The Press Council raps the Ministry of External Affairs

BY ninan| IN Media Practice | 17/03/2003
Between 1999 and 2001, one regional newspaper had been included seven times in the media team accompanying the prime minister abroad.


The Hoot Desk



The Press Council may be dismissed as toothless and irrelevant, but it is currently the only recourse journalists and newspapers, or those whom they report on, have to demand redress of injustice or injury in matters concerning the press. And sometimes, albeit reluctantly, the Council does rap the government of the day on its knuckles.


The most recent instance came in late January this year when the Council forwarded to the Secretary in the Ministry of External Affairs a copy of its decision in the matter of constituting the prime minister’s media team for foreign tours. It upheld a complaint from Ranchi regarding the repeated inclusion of BJP supporters in the media contingent accompanying the PM.


The editor in chief of Prabhat Khabar, Mr Harivansh, had complained in 2001 on two counts. He alleged partisan selection of newspaper representatives who accompany the prime minister on his tours abroad, 

as well as discrimination by the Directorate of Advertising and Visual Publicity and the Government of India in the release of advertisements.


Between 1999 and 2001, his complaint said, members of one family, representing one newspaper, the Ranchi Times, had been included seven times in the PM’s media team when he went abroad. No other journalist or newspaper from the region was invited to accompany the PM on such tours. The Ranchi Express is not even the leading newspaper of the region. Mr Ajay Maroo and Mr Vijay Maroo, the complaint said, were sons of a RSS follower. Ajay Maroo is currently a BJP member of Parliament in the Rajya Sabha. The complaint alleged bias towards those with political affiliations to the Bharatiya Janata Party to which the prime minister belongs.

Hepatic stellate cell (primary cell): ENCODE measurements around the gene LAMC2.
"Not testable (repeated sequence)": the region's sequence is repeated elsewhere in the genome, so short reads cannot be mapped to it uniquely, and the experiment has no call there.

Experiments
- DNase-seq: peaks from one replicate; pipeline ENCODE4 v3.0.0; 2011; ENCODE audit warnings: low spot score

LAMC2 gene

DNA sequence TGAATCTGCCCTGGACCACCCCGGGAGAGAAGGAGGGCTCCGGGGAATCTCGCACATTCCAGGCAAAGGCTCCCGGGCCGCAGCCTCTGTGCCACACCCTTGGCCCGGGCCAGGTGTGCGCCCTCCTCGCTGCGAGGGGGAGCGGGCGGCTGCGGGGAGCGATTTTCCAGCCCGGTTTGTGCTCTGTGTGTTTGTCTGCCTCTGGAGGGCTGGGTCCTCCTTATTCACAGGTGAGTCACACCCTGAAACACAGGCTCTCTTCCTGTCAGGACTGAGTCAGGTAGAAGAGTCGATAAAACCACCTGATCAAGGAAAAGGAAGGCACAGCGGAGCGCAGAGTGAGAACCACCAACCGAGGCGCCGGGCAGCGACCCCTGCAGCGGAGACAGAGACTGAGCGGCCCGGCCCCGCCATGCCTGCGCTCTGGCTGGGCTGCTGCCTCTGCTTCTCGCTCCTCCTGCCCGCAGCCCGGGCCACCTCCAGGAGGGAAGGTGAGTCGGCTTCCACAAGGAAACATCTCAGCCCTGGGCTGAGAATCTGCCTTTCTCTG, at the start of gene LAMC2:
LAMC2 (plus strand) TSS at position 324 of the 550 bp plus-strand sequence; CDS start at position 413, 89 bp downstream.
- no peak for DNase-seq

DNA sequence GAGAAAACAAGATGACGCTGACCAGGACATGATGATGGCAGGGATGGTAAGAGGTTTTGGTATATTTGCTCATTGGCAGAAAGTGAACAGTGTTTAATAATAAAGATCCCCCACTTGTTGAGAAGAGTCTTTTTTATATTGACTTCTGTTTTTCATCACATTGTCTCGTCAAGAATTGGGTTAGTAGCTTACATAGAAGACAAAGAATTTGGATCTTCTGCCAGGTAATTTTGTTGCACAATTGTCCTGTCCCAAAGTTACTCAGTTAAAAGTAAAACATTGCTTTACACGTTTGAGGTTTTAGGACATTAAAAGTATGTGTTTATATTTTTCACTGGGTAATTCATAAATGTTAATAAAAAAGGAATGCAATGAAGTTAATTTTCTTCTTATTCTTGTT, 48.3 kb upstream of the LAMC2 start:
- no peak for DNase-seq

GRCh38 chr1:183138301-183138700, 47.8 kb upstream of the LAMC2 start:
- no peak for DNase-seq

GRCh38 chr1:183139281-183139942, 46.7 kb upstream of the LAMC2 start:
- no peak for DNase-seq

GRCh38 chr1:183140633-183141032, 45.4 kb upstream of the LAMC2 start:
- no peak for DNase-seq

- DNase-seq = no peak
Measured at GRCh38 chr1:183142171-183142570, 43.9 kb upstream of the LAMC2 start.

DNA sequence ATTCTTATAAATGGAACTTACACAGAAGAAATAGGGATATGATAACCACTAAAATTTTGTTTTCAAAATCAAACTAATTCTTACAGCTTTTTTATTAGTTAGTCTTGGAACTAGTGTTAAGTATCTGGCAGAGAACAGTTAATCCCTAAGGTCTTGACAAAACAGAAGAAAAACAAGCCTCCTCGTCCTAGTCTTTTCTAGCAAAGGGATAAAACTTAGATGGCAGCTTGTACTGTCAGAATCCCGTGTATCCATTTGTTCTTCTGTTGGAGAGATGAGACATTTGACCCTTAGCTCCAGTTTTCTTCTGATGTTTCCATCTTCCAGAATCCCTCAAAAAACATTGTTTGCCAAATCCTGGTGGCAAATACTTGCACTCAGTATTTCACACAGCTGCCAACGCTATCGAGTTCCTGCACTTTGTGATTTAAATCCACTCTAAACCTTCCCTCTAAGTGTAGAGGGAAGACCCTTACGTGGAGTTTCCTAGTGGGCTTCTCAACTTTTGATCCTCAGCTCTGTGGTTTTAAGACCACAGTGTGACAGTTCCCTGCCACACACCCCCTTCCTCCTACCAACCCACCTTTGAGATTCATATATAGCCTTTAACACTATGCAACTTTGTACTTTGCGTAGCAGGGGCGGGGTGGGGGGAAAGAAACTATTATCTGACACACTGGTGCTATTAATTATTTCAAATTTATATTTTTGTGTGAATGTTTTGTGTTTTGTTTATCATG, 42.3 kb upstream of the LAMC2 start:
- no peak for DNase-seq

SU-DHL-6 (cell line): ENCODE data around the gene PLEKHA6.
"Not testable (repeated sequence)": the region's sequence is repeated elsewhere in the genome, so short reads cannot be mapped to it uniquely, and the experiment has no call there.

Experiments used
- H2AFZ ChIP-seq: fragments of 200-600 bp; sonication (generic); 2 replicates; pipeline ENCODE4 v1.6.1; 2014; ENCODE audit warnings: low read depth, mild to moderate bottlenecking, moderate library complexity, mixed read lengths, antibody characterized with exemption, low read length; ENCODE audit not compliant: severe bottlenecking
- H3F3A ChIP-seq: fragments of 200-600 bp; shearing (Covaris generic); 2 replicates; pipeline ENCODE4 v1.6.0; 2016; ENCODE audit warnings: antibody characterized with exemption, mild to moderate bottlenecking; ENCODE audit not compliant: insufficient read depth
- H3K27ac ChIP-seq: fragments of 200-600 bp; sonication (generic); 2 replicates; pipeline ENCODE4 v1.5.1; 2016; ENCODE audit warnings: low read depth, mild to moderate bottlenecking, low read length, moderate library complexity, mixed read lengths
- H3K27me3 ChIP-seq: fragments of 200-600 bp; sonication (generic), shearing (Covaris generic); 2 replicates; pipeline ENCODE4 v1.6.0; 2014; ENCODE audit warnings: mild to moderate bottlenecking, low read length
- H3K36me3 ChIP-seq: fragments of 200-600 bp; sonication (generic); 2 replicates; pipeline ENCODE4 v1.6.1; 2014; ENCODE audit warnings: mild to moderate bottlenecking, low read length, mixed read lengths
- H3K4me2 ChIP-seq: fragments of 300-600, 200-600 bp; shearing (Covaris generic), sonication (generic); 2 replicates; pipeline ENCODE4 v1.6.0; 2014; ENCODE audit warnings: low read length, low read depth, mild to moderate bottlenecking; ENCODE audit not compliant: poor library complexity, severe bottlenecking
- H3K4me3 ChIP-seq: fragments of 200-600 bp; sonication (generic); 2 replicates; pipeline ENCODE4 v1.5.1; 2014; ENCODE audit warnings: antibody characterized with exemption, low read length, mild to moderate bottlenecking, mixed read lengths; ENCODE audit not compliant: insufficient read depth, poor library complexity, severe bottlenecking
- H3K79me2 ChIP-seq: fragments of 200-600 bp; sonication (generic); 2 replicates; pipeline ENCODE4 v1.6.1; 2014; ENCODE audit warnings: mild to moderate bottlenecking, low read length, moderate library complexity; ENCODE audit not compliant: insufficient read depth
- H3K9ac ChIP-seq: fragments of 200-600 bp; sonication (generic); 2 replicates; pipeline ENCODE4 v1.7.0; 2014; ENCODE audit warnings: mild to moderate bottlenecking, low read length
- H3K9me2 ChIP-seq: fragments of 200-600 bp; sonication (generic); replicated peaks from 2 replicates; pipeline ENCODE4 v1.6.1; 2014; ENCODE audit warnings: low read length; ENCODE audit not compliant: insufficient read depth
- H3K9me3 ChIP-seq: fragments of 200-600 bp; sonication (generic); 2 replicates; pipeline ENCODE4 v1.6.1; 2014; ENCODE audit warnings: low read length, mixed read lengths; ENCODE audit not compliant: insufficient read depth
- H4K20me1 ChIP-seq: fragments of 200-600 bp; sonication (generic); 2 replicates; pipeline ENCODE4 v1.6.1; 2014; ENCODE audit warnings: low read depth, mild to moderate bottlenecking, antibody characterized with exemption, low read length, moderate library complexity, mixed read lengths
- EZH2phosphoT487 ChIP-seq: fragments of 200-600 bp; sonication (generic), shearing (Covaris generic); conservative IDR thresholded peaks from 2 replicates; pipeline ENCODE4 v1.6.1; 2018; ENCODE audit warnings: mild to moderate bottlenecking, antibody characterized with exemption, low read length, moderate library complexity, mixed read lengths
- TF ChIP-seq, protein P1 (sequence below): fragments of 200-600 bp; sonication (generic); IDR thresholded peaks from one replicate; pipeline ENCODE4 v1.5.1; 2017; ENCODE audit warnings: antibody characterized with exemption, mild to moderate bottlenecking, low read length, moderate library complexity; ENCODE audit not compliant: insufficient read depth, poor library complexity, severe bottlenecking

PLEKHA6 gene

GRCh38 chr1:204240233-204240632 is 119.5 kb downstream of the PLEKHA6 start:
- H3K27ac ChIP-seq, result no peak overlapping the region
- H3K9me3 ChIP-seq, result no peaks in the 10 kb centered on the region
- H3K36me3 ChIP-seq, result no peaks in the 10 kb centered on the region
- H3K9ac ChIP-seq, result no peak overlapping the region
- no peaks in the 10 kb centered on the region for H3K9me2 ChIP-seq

The Press Council has a code for selection of journalists on such tours to ensure fair representation. This ensures regional representation, linguistic representation, avoidance of over representation of any group of newspapers and rotation to ensure that even within one region a paper is not invited repeatedly. This code was violated with impunity, Mr Harivansh pointed out.


When the Council took up the complaint for hearing at an inquiry committee held in Bhuvaneshwar in October 2002, the respondents did not appear. Subsequently, having examined the evidence, the committee recommended to the Council that the principles already laid down be borne in mind which constituting media parties in the future.


The second part of Prabhat Khabar’s complaint pertained to the release of government advertising, and its bugbear was the same newspaper, the Ranchi Express. It submitted a comparative statement for two years showing advertisements issued to Prabahat Khabar and Ranchi Express. Though the former was much ahead of the latter in circulation, it said, the Ranchi Express got a much larger share of advertising.


By the time the Council came to examine the complaint, the DAVP was able to establish that in 2001-2002 advertisements were issued on an equitable basis. So the council’s inquiry committee concluded that the complainant’s grievance stood redressed. The case however did succeed in establishing one thing: when the BJP is the chief constituent of the ruling National Democratic Alliance, its friends in the media make hay.









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